Friday, April 17, 2009

Animal, Vegetable, Miracle pt. 1

Like The Omnivore's Dilemma that I read with my bookclub last year, this book, by Barbara Kingsolver and family, proved to be both extremely informative and fascinating. For me it was quite a page-turner. I discussed the book this week with two different bookclubs. I have decided to post a couple blogs with highlights from the book that need to be shared with a wider audience. If this blog resonates with you, please post a link to it on your own blog or email a link to it to your friends.

Kingsolver makes a great argument for eating food that is in-season (as does the LDS Word of Wisdom) and produced locally.
"Pushing a refrigerated green vegetable from one end of the earth to another is, let's face it, a bizarre use of fuel. But there's a simpler reason to pass up off-season asparagus: it's inferior.
It's hard to reduce our modern complex of food choices to unifying principals, but this is one that generally works: eating home-cooked meals from whole, in-season ingredients obtained from the most local source available is eating well, in every sense. Good for the habitat, good for the body.
I am not sure how so many Americans came to believe only our wealthy are capable of honoring a food aesthetic. Anyone who thinks so should have a gander at the kitchens of working-class immigrants from India, Mexico, anywhere really. Cooking at home is cheaper than buying packaged foods or restaurant meals of comparable quality.
Buying goods from local businesses rather than national chains generates about three times as much money for your local economy. Studies from all over the country agree on that, even while consumers keep buying at chain stores, and fretting that the downtown blocks of cute mom-and-pop venues are turning into a ghost town. Today's bargain always seems to matter more."

I have started shopping differently since reading this book. I have recommitted to buying only cage-free eggs (not "free range") and trying to get more of my meat from local, grass-fed sources. I have also made a point of asking if my grocery store is carrying any local produce every time I go. I want to support local farmers and make green houses a more normal, affordable thing in an area with such a short growing season. I did not join a CSA this year (the one that I joined last year only delivers in Park City and the one that delivers in Heber is significantly more expensive) but I have committed myself to shopping at the local farmer's market all summer.

Tod Murphy, owner of The Farmer's Diner in Vermont, which buys everything it sells from businesses within an hour's drive (except for their fair-trade, organic coffee) says, "We have the illusion of consumer freedom, but we've sacrificed our community life for the pleasure of purchasing lots of cheap stuff. Making and moving all that stuff can be destructive: child labor in foreign lands, acid rain in the Northeast, depleted farmland, communities where the big economic engine is crystal meth. We often have the form of liberty, but not the substance. If every restaurant got just ten percent of its food from local farmers the infrastructure of corporate food would collapse."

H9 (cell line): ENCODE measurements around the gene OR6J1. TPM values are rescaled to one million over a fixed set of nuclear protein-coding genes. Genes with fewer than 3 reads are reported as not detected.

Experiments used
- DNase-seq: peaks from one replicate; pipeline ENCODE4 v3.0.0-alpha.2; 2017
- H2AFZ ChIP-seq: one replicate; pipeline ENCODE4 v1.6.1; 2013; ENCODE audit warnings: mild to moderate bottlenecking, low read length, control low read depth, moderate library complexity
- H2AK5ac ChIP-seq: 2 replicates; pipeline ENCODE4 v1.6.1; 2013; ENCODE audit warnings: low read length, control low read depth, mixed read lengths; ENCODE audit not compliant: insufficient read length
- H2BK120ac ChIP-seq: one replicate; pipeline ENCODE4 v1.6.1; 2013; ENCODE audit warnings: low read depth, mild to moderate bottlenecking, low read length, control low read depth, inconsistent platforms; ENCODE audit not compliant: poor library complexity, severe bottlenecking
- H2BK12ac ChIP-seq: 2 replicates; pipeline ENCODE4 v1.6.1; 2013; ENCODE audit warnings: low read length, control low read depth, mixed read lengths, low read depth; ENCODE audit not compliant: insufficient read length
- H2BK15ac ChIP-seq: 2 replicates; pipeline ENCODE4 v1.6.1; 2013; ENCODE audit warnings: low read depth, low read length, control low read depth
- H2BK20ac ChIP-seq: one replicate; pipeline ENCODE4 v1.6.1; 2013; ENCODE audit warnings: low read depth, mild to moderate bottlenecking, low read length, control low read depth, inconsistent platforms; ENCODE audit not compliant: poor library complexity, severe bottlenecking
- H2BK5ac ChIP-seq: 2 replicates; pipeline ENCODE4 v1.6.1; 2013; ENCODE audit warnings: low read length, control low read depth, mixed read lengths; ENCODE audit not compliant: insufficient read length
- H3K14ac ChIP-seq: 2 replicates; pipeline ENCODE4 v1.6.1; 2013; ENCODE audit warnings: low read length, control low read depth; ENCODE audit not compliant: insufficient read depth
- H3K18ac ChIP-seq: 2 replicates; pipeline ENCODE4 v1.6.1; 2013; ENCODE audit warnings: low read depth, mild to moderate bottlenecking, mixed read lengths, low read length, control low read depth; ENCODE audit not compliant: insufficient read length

Klin said...

You hit the nail on the head here, Emily. When you find a local beef grower that is affordable, will you let me know? I'd get a freezer full of meat for my family if I could know that it isn't full of hormones and crap.

Andrew Winningham said...

One need only watch a couple episodes of Gordon Ramsay's "Kitchen Nightmares" to know that fresh, local ingredients are necessary to make a dish worth serving at a good independent eatery... and that doing so can often save a restaurant in food costs.

However, I really have a hard time faulting people for bargain-hunting on their daily meals. Part of the reason that "[b]uying goods from local businesses rather than national chains generates about three times as much money for your local economy" is that you'll spend significantly more to do so - which the speaker admits a sentence later with the comment that "[t]oday's bargain always seems to matter more."

In my opinion, it is a tough case to make that local grocery owners / farmers / bag boys / etc. deserve my dollars (the extra money I spend to shop there rather than a big chain store) more than my church / homeless shelter / etc. - since they are all essentially competing for charity.

Yeah, I said it. But I'm not a hater... there's nothing wrong with giving to your local grocer.

victoria said...

Yes, I agree with this SO much. As Americans we have gotten SO spoiled! I hate to say it, but I think it is fun and more exciting when I have to wait for something. Like cheap ripe Strawberries in the spring, and good locally grown tomatoes in the summer.

I am going to try to commit myself to the farmers market this year too! I LOVE VEGGIES!! We used to have a farmer come and sell eggs to us when I was at Sabolich and I LOVED them too. Regular eggs just aren't as good.

god book..

Lacey said...

I completely agree to this and I have recently committed to farmers markets also. I also feel strongly that people need to consider victory gardens also. It provides many benefits. Great for the environment, pocket book, and the familys health, learning for children and just because I live in an apartment, I'm still going to grow things in containers on the balcony. AND a family (living in the city) I know just purchased some chicks to keep in the backyard for eggs! The kids love it.

Sheryl said...

I'm pretty sure Pollen set the stage for Kingsolver. These are very good points that you bring up, I just wish it were more reasonable to carry out. This is the challenge we've made for ourselves in a world of "big box" retailing and mass production.

Thanks for sharing!